Resources needed

16 Nov
Published by perforin


general open research

Dear All,
I am a PI at the Stanford University School of Medicine ( who's seeking a postdoctoral fellow to help develop novel models of urinary schistosomiasis, which, as many of you know, is a "doubly neglected" tropical disease, in part because of difficulties with existing models. Interested candidates may contact me at: Please feel free to share this announcement with others who may be potentially interested. Looking forward to working with everyone on collaborative projects in the near future.
Mike Hsieh


Dear All,
Has anyone played with the Hoechst 33258 dye as a viability indicator for Schistosoma eggs? Any thoughts about pros and cons of alternatives?

MatTodd's picture

Hi Mike. Never heard of this for schistosomes (but I'm no biologist). Isn't that a DNA dye? Is there any selective staining for other things? (BTW I'll be around Stanford Jan-July next year)

I would love to discuss these issues with you. I collaborate closely with the McKerrow group, including Conor Caffrey, at UCSF. Please "look me up" when you arrive on campus, my email is:

Saj's picture

 Hi Mike
Do you have a full description of the post? we have a large Schisto group here at LUMC  - I can put post the position on our bulletin boards.
cheers for now

Thanks for the offer. Below is the full job announcement:

A postdoctoral position is immediately available for the Hsieh Laboratory in the Stanford University School of Medicine. The Hsieh research group is studying how parasitic urinary tract infections, namely Schistosoma haematobium, leads to inflammation-mediated bladder fibrosis and cancer. The laboratory is part of a network of open research groups in the Department of Urology which share expertise and encourage scientific cross-pollination. The research group is also affiliated with the Institute for Immunity, Transplantation, and Infection; Bio-X; and the Multidisciplinary Program in Immunology; university-wide programs which enhance scientific collaborations. Accordingly, the Hsieh laboratory has a number of active, independent research projects as well as a portfolio of inter-institutional collaborative research efforts in urinary schistosomiasis.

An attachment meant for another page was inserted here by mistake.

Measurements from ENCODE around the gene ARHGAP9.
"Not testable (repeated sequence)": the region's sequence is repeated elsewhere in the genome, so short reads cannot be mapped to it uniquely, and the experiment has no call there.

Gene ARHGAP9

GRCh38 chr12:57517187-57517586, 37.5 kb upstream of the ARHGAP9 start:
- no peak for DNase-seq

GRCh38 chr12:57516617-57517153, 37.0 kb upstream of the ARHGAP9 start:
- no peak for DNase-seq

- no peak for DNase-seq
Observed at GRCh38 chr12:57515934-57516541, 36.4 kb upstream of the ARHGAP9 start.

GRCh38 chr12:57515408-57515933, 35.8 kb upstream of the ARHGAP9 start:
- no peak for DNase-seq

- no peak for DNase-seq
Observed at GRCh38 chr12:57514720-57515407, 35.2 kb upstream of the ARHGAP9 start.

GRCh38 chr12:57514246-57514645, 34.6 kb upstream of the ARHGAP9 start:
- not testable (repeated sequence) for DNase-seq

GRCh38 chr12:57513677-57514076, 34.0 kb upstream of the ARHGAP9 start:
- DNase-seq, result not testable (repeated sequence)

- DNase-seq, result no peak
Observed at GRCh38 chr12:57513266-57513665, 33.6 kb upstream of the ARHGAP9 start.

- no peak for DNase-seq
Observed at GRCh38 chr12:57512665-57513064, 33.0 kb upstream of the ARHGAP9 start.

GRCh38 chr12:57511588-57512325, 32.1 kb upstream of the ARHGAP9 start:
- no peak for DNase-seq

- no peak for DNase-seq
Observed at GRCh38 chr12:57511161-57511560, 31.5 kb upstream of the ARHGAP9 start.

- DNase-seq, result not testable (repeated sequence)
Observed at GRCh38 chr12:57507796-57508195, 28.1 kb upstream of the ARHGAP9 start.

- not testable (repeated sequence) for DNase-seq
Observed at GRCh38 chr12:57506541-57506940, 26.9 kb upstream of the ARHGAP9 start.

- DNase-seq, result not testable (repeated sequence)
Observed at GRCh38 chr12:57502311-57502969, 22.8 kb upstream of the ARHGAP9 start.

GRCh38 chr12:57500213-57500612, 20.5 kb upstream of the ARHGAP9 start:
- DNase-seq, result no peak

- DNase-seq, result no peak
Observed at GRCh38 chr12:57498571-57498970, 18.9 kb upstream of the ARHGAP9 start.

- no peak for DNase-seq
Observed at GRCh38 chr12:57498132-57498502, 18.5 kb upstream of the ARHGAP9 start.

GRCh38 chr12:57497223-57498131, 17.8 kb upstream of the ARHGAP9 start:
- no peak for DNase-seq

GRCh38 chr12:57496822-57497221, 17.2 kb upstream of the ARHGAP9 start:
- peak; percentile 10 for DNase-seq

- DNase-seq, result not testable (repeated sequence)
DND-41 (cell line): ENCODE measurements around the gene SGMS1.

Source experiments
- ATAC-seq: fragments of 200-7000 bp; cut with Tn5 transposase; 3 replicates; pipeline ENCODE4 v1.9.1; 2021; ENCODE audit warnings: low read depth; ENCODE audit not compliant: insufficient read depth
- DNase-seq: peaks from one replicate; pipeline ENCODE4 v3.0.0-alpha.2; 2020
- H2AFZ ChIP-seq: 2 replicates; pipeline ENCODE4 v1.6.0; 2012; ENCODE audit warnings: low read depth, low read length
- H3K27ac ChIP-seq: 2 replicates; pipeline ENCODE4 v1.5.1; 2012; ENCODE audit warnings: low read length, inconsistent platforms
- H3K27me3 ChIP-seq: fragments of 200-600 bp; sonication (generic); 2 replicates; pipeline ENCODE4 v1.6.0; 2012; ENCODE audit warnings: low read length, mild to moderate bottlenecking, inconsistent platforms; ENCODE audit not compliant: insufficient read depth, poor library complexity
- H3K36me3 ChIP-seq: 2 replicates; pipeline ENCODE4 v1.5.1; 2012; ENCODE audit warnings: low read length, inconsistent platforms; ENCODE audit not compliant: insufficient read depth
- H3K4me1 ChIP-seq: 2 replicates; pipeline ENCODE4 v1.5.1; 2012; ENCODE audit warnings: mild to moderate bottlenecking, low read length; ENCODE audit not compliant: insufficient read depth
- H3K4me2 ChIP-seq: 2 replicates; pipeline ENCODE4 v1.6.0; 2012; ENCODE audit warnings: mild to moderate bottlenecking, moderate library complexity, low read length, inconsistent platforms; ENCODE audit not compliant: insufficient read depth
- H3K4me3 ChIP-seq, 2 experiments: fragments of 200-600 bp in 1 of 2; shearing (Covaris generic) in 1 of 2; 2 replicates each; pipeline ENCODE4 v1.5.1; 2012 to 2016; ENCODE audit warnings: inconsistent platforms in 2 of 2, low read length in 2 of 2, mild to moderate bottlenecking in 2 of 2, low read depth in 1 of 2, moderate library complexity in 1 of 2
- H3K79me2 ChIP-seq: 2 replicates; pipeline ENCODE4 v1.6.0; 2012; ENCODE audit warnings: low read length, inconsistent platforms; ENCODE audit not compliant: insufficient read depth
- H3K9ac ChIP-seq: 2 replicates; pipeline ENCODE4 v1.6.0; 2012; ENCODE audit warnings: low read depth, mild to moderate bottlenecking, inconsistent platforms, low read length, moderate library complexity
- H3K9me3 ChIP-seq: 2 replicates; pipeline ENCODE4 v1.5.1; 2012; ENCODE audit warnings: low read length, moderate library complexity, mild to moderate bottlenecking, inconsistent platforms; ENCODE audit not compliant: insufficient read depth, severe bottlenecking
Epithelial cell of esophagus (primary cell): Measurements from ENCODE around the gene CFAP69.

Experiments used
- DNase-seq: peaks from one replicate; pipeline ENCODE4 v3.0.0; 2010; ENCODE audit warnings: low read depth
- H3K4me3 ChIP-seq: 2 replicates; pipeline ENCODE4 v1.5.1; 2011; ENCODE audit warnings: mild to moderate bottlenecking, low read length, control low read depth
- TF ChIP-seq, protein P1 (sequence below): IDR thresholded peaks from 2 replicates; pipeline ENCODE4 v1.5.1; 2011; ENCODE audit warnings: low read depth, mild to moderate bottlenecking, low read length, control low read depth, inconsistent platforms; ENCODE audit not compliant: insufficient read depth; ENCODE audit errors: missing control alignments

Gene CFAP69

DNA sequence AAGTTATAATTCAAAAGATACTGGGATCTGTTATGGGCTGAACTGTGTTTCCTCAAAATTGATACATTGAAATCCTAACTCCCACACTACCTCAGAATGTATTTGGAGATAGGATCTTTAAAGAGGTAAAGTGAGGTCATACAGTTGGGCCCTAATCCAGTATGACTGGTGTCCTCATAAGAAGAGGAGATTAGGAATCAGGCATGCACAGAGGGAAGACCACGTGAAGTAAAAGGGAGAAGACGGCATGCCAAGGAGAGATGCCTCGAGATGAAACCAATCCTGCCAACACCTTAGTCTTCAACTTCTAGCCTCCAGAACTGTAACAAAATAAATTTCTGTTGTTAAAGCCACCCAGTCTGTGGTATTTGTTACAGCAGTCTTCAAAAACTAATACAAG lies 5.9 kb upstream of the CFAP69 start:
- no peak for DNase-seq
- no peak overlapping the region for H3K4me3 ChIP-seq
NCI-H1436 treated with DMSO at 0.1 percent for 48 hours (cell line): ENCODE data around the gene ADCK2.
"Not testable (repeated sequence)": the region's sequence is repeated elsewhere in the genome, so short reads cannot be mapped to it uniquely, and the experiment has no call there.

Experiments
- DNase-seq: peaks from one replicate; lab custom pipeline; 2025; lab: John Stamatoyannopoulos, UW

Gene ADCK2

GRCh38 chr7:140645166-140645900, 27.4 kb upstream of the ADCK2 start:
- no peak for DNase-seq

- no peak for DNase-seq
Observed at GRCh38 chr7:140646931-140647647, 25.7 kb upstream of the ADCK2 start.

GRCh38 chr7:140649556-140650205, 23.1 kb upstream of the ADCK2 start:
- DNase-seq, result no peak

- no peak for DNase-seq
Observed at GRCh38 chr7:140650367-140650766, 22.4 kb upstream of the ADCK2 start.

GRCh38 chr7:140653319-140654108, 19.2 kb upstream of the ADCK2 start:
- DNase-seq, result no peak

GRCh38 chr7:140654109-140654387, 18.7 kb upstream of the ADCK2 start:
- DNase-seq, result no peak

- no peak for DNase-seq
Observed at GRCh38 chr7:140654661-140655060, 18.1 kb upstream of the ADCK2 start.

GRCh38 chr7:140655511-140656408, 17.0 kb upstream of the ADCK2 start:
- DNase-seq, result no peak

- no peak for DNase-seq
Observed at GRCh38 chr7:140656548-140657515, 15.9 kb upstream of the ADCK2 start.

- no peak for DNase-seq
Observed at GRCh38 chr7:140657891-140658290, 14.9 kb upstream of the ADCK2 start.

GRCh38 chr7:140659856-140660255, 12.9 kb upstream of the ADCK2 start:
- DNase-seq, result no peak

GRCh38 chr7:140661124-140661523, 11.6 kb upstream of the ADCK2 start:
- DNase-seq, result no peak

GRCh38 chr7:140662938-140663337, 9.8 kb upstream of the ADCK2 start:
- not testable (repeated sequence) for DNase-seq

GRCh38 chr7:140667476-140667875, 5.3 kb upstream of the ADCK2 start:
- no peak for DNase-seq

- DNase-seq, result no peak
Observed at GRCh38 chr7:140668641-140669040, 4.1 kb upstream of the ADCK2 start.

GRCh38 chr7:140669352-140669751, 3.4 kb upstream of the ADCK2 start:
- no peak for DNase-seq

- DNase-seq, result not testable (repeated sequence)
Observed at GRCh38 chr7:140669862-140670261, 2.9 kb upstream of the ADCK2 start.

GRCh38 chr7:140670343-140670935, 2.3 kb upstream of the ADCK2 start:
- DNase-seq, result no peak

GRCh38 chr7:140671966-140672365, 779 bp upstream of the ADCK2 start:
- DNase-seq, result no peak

The ideal candidate will be capable of establishing independent research projects, possess excellent English communication skills, work well with scientific colleagues from diverse backgrounds, feature a strong publication record in microbiology and/or immunology, have experience with schistosomiasis models, and be a U.S. citizen with NIH or equivalent funding.

To apply: Interested candidates should submit a c.v., cover letter outlining research interests, three references, and up to five article reprints. Applications should be submitted by email to the PI at: